12.002 Physics and Chemistry of the Earth and Terrestrial... MIT OpenCourseWare Fall 2008 .

MIT OpenCourseWare
12.002 Physics and Chemistry of the Earth and Terrestrial Planets
Fall 2008
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Geomagnetism and Paleomagnetism
Lodestone – magnetite (Fe3O4, most common crustal ferromagnetic mineral)-bearing rock
which was hit by lightning, meaning that it becomes magnetized.
lode = way (Old English)
700 BC - lodestones known to Thales (Greek philosopher) - found lodestone deposits near
city of Magnesia (origin of word “magnet”)
2nd century BC - Chinese - first compass
13th century AD - Petrus Peregrinus (French scholar)
1269 - wrote Epoistola de Magnete
First scientific treatise of any kind
Showed that: Magnets attract and repel
Dipolar geometry of a magnet field
Magnets have two poles poles
Aside: Field of a dipole equation
1600 - William Gilbert wrote De Magnete
Nut hypothesis: Earth is a magnet (nut paper) (generates a dipole field)
Apart from roundness, magnetism was first large scale property ascribed to the body
of the Earth (Newton's Principia, on gravity, was published 87 years later)
1701 - Edmund Halley (of comet fame)
Made first map of Earth’s magnetic field declination: Tabula Nautica Variationum
Inclination = dip of magnetic field with respect to Earth's surface
Declination = angular deviation from geographic north (defined at zero when directly
First contour plot
Discovered two things
i. declination is not zero everywhere but varies with locations
ii. declination is also time dependent (his map became useless very soon)
This time variability is chief argument against the hypothesis that Earth’s field is
generated by remanent magnetization (bar magnet)
Instead, he concluded, wrongly, that the Earth is hollow and composted of rotating
magnetic nested spheres
However, Earth’s interior is too hot for remanent magnetization…
1797 - Alexander Von Humboldt
Discovered paleomagnetism (study of past magnetism)
He was walking in the Alps with this compass, and it kept deflecting from true north.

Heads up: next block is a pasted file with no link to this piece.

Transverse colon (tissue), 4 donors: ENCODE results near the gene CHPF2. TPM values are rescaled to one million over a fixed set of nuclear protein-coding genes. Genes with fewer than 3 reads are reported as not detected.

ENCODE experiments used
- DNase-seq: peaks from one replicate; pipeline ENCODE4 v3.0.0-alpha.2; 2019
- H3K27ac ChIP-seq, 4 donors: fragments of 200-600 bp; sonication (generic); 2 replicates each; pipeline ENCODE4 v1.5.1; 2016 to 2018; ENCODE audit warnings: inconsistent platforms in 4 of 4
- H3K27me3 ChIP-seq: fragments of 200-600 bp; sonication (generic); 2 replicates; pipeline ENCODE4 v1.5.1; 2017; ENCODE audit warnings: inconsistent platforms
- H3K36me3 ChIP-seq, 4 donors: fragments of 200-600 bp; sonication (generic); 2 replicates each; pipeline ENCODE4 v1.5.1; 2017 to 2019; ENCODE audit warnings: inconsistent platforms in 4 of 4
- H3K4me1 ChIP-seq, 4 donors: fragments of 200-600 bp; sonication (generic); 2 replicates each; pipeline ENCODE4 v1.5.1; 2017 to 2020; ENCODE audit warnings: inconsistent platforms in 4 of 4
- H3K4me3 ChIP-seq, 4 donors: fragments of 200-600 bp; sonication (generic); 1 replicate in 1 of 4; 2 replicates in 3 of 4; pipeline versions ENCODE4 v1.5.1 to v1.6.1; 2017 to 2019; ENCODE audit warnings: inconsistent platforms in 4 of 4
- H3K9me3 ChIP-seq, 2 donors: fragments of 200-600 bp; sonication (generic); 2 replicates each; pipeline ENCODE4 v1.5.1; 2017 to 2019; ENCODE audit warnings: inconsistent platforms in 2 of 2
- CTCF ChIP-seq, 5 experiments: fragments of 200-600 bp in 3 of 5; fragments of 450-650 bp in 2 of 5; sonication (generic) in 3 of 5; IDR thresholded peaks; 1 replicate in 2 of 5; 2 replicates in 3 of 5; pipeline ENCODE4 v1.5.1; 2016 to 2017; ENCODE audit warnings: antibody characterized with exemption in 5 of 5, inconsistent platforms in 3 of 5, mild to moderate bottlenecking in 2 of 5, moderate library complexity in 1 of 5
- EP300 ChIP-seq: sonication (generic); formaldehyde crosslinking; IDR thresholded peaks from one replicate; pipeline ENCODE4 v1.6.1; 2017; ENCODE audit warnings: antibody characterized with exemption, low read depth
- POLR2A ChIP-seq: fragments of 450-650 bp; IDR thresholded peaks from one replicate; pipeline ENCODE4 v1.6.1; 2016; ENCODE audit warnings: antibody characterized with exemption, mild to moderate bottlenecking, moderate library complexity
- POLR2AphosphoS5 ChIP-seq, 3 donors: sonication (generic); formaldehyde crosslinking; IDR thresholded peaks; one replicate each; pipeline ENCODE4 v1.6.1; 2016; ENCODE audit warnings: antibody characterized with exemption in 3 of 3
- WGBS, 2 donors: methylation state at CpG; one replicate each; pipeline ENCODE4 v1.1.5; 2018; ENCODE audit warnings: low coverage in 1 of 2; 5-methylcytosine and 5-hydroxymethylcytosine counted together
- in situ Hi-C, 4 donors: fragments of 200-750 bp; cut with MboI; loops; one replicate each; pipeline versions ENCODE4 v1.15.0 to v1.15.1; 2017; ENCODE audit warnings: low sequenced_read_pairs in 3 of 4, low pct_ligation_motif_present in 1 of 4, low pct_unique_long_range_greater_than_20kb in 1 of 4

He then realized he was walking over rocks that had been hit by lightning in the past
and had recorded the intense lightning magnetic field
1849 to 1853 - Delesse and Melloni
When rocks cool in a field, they acquire a thermoremanent magnetization. Points in
direction of ambient field. Therefore, remanent magnetization gives direction of
paleofield relative rock
The study of the records constitutes the field of paleomagnetism
1906 - Brunhes
From paleomagnetic studies of rocks older than 780,000 years, showed that the
Earth's field had reversed
North pole - south pole switched. Found that past magnetic inclination had opposite
sign of field today and had declination 180 degrees away from field today
Note: inclination is defined downward as positive, so in the southern hemisphere today,
inclination is negative.
1906 Oldham / 1912 Gutenberg argued that Earth had liquid outer core from seismic
studies (S waves do not go pass through liquids)
1940s - Larmor argued that motion of conducting fluid in outer liquid core generates field
1950s - Bullard - geodynamo - self-sustaining field driven by liquid motion
Moving charge (currents) generates all magnetic fields in the universe.
How can this explain ferromagnetism? Electron spins = current loops: generate fields.
Dipole moment (units: Am2) – characterizes field geometry and field intensity generatingcapacity of a current loop
Stronger field if loop is bigger, or stronger field if current is increased. Dipole
moment units express dependence on these two features.
Earth's field has two main components
a. Core Field
b. Crustal Field
Crustal Field
Produced by remnant magnetization, two components:
i. Induced (from paramagnetic minerals aligned in direction of Earth's field)
ii. Remanent ferromagnetic minerals not aligned with the Earth's field
Reason crustal field is weak is that crust is slow moving (several cm/y) and has low
conductivity (0.01 Siemens per meter; 1 siemen = 1/ohm)